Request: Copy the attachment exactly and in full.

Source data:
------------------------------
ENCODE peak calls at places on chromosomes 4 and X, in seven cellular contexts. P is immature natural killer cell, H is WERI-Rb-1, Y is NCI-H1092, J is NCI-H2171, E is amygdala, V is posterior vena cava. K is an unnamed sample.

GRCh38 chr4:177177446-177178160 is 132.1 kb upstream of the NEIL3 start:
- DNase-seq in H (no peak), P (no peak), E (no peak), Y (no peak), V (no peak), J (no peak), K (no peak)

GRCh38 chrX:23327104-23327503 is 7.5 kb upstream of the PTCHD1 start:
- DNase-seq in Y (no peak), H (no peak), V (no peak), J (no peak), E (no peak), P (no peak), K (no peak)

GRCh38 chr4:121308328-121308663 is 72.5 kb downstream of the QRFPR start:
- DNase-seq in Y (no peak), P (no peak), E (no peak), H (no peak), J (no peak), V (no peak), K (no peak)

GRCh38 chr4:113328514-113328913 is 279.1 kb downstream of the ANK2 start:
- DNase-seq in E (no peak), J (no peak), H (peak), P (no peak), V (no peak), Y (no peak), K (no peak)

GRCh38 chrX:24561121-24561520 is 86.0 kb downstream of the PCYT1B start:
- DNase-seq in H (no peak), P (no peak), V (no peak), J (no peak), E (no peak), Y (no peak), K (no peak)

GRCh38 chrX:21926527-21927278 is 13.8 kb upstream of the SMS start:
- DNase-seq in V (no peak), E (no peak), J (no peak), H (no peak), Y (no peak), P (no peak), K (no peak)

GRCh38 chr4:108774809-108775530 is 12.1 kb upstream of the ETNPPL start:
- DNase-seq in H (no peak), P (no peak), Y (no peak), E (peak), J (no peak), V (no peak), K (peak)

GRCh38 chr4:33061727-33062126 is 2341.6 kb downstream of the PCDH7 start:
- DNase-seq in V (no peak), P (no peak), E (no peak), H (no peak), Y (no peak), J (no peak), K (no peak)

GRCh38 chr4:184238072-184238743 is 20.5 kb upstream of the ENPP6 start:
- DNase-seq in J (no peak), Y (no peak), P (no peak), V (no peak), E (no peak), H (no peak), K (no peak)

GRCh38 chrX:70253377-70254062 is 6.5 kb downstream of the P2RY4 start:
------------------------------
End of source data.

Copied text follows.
ENCODE peak calls at places on chromosomes 4 and X, in seven cellular contexts. P is immature natural killer cell, H is WERI-Rb-1, Y is NCI-H1092, J is NCI-H2171, E is amygdala, V is posterior vena cava. K is an unnamed sample.

GRCh38 chr4:177177446-177178160 is 132.1 kb upstream of the NEIL3 start:
- DNase-seq in H (no peak), P (no peak), E (no peak), Y (no peak), V (no peak), J (no peak), K (no peak)

GRCh38 chrX:23327104-23327503 is 7.5 kb upstream of the PTCHD1 start:
- DNase-seq in Y (no peak), H (no peak), V (no peak), J (no peak), E (no peak), P (no peak), K (no peak)

GRCh38 chr4:121308328-121308663 is 72.5 kb downstream of the QRFPR start:
- DNase-seq in Y (no peak), P (no peak), E (no peak), H (no peak), J (no peak), V (no peak), K (no peak)

GRCh38 chr4:113328514-113328913 is 279.1 kb downstream of the ANK2 start:
- DNase-seq in E (no peak), J (no peak), H (peak), P (no peak), V (no peak), Y (no peak), K (no peak)

GRCh38 chrX:24561121-24561520 is 86.0 kb downstream of the PCYT1B start:
- DNase-seq in H (no peak), P (no peak), V (no peak), J (no peak), E (no peak), Y (no peak), K (no peak)

GRCh38 chrX:21926527-21927278 is 13.8 kb upstream of the SMS start:
- DNase-seq in V (no peak), E (no peak), J (no peak), H (no peak), Y (no peak), P (no peak), K (no peak)

GRCh38 chr4:108774809-108775530 is 12.1 kb upstream of the ETNPPL start:
- DNase-seq in H (no peak), P (no peak), Y (no peak), E (peak), J (no peak), V (no peak), K (peak)

GRCh38 chr4:33061727-33062126 is 2341.6 kb downstream of the PCDH7 start:
- DNase-seq in V (no peak), P (no peak), E (no peak), H (no peak), Y (no peak), J (no peak), K (no peak)

GRCh38 chr4:184238072-184238743 is 20.5 kb upstream of the ENPP6 start:
- DNase-seq in J (no peak), Y (no peak), P (no peak), V (no peak), E (no peak), H (no peak), K (no peak)

GRCh38 chrX:70253377-70254062 is 6.5 kb downstream of the P2RY4 start: